WWOOF Greece Newsletter No1 [April 2012]
WWOOF is an exchange. A cultural exchange, a solidarity exchange, a learning exchange.
WWOOF is about hosting and getting hosted, and help the host’s activities.
Founded in 2010, WWOOF Greece launched its website in spring 2011. From that time we had about 500 WWOOFers and 50 WWOOF Host. We spent a lot of time communicating, advising, get advised, thinking, visiting, planning and get positive and constructive inputs from many sides: from WWOOF Independent organisations, from the other national WWOOF organisations, from WWOOF Host and from WWOOFers.
You will find in this Newsletter, a mix of those feedbacks and we consider this Newsletter as a channel of communication, a tool for exchanging and learning from each other. We are continuously learning, we hope that by reading those lines, you will learn something more ;-) .
- WWOOF Greece Team -
1- From Berlin to Grado 2011: 6 weeks across Europe with bikes and a tent
[ Gisela 43 y.o from germany and Philippe, 41 y.o. from France, both living in Berlin, before their WWOOFing in Greece, made a 6 weeks travel by bike from Berlin (Germany) to Grado (Italy). They tell us their journey in the lines below. ]
As we left Berlin along the ex-wall bicycle path everybody was predicting us an awful weather as it happens more than usually in the region. This year however was probably the sunniest autumn recorded since long! Lucky us and perfect conditions for a trip exclusively meant by bike and wild camping, following the numerous path dedicated to 2-wheelers lovers.
We weren’t quite sure about the way but Greece was the goal. For once we thought about following the great Danube before turning – somewhere – south. Before that we had an exquisite time crossing Germany, its gentle climate, landscape, cities and people, all pretty relaxed in the off-season period. Camping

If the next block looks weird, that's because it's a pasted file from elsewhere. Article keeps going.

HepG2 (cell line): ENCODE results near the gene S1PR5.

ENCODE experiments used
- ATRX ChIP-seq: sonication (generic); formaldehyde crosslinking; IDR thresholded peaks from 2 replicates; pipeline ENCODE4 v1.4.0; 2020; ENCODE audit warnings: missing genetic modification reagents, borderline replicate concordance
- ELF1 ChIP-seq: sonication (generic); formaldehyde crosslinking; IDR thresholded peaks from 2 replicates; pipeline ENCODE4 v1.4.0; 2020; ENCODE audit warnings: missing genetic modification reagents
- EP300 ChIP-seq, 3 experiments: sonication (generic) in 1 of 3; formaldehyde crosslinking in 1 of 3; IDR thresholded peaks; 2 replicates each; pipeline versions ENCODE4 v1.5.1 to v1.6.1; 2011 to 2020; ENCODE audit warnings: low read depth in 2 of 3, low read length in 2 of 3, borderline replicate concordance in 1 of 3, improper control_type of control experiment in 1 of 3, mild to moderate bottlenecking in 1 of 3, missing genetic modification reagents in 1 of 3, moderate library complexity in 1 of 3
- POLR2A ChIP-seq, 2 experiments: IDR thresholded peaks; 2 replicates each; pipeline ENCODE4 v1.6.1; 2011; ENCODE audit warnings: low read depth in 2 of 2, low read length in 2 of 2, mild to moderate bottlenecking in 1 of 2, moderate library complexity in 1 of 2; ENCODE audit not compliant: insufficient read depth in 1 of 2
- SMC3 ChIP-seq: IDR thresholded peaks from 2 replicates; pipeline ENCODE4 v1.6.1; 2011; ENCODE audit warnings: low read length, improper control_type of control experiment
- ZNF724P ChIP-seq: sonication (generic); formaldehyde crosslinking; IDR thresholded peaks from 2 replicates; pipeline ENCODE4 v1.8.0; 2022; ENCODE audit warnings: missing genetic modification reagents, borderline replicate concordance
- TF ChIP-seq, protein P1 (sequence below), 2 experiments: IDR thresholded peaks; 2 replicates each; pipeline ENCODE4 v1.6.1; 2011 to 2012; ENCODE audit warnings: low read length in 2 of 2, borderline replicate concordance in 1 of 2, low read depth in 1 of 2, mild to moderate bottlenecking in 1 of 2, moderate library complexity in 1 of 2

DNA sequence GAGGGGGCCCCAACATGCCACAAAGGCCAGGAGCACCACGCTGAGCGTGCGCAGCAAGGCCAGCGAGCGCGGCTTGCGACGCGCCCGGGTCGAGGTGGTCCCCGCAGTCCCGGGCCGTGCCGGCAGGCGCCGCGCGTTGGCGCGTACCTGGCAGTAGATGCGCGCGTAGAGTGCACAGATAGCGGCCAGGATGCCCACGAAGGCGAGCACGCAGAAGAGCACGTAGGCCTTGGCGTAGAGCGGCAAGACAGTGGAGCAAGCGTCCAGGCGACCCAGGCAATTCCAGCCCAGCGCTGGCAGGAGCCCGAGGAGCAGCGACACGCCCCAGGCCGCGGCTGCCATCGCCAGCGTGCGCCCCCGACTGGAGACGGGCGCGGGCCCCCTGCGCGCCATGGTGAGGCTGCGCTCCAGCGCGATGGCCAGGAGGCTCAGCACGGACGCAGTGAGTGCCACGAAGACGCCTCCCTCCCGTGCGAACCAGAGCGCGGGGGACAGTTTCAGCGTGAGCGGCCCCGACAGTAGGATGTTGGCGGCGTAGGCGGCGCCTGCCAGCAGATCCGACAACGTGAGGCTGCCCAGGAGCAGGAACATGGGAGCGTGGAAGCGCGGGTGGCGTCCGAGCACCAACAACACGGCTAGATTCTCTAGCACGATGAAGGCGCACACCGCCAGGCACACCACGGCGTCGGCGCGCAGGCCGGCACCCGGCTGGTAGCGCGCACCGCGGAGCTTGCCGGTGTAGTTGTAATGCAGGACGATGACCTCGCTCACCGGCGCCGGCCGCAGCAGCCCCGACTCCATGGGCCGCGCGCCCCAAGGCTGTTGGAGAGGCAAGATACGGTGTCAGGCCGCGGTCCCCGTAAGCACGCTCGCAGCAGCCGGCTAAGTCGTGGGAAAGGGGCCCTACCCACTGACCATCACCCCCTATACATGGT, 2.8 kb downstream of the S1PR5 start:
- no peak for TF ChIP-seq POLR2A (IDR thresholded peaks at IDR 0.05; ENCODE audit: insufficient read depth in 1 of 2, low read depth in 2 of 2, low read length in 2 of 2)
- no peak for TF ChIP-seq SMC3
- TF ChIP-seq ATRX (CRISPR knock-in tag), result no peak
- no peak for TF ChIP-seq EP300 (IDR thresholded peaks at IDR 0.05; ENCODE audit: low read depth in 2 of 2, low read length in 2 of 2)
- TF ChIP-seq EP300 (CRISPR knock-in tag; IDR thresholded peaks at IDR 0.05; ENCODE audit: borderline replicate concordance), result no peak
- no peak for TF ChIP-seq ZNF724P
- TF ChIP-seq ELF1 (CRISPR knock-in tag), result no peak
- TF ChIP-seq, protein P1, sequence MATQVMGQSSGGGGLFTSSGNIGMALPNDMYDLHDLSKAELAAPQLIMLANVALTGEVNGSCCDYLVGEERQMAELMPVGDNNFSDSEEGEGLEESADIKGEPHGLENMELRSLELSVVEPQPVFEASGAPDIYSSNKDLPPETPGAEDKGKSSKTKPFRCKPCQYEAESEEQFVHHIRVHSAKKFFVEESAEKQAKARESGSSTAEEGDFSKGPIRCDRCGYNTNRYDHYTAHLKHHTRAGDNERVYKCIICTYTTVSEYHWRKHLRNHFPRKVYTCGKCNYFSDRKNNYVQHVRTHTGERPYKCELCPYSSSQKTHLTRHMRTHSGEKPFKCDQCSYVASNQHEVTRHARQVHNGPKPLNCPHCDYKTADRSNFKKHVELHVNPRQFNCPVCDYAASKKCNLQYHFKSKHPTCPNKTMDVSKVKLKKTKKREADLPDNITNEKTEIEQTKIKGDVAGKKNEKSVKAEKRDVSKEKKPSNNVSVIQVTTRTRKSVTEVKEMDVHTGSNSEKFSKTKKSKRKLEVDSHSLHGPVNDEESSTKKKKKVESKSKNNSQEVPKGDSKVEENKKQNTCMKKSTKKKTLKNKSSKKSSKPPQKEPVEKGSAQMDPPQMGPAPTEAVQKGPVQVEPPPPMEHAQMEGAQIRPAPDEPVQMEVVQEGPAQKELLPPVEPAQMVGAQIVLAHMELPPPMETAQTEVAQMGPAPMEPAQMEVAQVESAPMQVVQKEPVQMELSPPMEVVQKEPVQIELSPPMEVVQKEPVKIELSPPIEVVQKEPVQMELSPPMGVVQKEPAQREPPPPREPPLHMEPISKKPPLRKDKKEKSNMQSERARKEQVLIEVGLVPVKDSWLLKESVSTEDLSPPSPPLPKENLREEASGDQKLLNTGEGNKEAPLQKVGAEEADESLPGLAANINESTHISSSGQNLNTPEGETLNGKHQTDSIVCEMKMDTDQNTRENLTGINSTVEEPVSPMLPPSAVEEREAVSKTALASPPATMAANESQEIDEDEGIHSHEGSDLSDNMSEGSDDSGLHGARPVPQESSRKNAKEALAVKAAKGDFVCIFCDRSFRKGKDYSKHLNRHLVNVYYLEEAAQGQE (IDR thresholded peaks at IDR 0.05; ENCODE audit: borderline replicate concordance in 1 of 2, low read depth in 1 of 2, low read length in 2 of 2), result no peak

took place in a stress-free mode: waiting for the end of the day, generally at the outskirts of a village, on a public and open space. We were not hiding rather telling the people: hey, we are spending the night here and tomorrow we are gone. There were smiles on faces, support too. No bad feelings. After all, simply passing by can’t be harmful they thought. We made an effort to leave places cleaner as well.
Life is simple but exciting on a bike: routine takes over, 50 km/day average, cafes on terrace or in the wild, (simple) cooking at sunset, bathing with a pot and cold water. Once a bonfire too and plenty of beautiful landscapes. Sometimes noisy though Cars and civilization were not that far either.
And here, we went on 1000+ German kms. Bavaria itself has over 8000 km of bike roads. Guess that’s an indicator for developed countries…In Passau (*south Bavaria) we decided to go south via Salzburg (*Austria) along the Alpe Adria Radweg. Soon enough the cold weather will catch us! Enchanting Austria as well, full with open spaces and people. Didn’t believe it till we experienced it! Stunning mountain views, idyllic and well managed human-size towns, great camping spots.
The first mountain pass we crossed by train (sorry, no snow-tyre), the second one lead us to the Italian border for a wild downhill ride, 30 cold full speed kilometres at sunset on what previously was… a train railroad! Today a perfect highway for bicycle. For us only!
The last hundreds kms were a bit more chaotic, without much tracks but a good road book. Sweet villages and people from Friuli-Venezia . Bicycles nomads are welcome anywhere! Reached Grado on the Mediterranee, 1650 km of great fun and one eternal question: what’s next?
- Philippe & Gisela -
P.S.: We thought that a bit of handwork would do good to us. Legs needed some rest. Bicycle path, as far as we know, ain’t no more. So we rode to Venice and jumped on the ferry to Patras, Greece in order to wwoof there! But that’s another story.